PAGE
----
BATTLE CREEK, Mich. — An ordinance that would regulate panhandling in Battle Creek was passed by city commissioners in a 5-3 vote Tuesday evening.
The ordinance prohibits any person from asking for money near intersections, building entrances, or from anybody waiting in line.
Residents and business owners brought their concerns to the city commission that “aggressive panhandling” was detrimental to public safety. The police chief said in the ordinance summary that his officers needs the tools the ordinance offers to respond to aggravated solicitors.
Fines may be issued to anybody violating the ordinance.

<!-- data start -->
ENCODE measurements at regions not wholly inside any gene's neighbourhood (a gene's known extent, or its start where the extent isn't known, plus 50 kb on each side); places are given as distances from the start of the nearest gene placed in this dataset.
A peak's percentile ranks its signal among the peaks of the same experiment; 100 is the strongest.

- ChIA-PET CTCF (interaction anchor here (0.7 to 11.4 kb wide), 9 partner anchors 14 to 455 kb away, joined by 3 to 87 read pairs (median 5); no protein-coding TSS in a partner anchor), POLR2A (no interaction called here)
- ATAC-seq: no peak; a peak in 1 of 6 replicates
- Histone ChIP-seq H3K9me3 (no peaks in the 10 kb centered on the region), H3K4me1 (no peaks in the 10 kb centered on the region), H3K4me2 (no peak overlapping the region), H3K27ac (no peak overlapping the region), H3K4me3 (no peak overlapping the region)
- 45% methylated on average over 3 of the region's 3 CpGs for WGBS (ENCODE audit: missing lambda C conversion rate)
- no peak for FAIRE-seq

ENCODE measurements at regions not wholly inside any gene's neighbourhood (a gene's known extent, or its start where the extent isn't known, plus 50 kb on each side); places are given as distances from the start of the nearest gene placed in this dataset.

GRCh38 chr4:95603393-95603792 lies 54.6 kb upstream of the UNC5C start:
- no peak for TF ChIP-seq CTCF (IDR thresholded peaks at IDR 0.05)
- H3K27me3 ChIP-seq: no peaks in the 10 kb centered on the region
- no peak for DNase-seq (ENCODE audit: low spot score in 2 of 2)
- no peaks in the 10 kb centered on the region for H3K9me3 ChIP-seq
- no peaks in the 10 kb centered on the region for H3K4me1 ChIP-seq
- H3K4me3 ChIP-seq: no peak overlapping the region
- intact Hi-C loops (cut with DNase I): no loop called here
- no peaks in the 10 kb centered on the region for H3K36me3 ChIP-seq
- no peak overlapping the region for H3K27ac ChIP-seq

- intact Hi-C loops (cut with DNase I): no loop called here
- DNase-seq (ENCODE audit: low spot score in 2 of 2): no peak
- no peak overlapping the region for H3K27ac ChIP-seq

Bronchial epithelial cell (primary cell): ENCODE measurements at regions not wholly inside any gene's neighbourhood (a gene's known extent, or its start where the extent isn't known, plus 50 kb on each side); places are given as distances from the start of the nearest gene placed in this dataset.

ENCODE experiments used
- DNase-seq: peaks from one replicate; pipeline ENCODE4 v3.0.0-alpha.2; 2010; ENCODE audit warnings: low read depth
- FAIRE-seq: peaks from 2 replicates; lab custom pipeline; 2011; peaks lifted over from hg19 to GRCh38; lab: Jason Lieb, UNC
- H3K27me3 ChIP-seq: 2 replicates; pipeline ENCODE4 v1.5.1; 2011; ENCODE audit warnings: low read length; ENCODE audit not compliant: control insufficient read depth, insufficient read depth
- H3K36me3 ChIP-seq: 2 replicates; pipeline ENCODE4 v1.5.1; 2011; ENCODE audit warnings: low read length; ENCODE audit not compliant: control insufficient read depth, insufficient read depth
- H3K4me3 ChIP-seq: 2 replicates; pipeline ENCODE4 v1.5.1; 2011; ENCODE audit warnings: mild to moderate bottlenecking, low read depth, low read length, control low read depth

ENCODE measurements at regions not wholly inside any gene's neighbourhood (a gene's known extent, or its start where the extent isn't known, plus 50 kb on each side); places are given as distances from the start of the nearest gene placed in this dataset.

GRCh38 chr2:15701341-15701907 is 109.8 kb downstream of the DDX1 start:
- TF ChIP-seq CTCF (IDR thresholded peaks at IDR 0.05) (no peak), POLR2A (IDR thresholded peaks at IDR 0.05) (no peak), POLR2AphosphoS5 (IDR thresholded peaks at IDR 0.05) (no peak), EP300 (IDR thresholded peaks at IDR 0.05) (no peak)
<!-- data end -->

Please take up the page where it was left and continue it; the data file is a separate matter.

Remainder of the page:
In 2013, begging was constitutionally protected by a federal court of appeals judge after a lawsuit was filed against Michigan Attorney General Bill Schuette and the City of Grand Rapids.
The American Civil Liberties Union of Michigan sent a letter to Battle Creek officials in July warning that the anti-panhandling law would suggest that the city “doesn’t want poor people.” The ACLU also claimed the ordinance would violate First Amendment rights to beg in public places.
The city also passed an ordinance in a 5-3 vote that regulates loitering near certain retail establishments.
The full panhandling ordinance can be read on the City of Battle Creek website.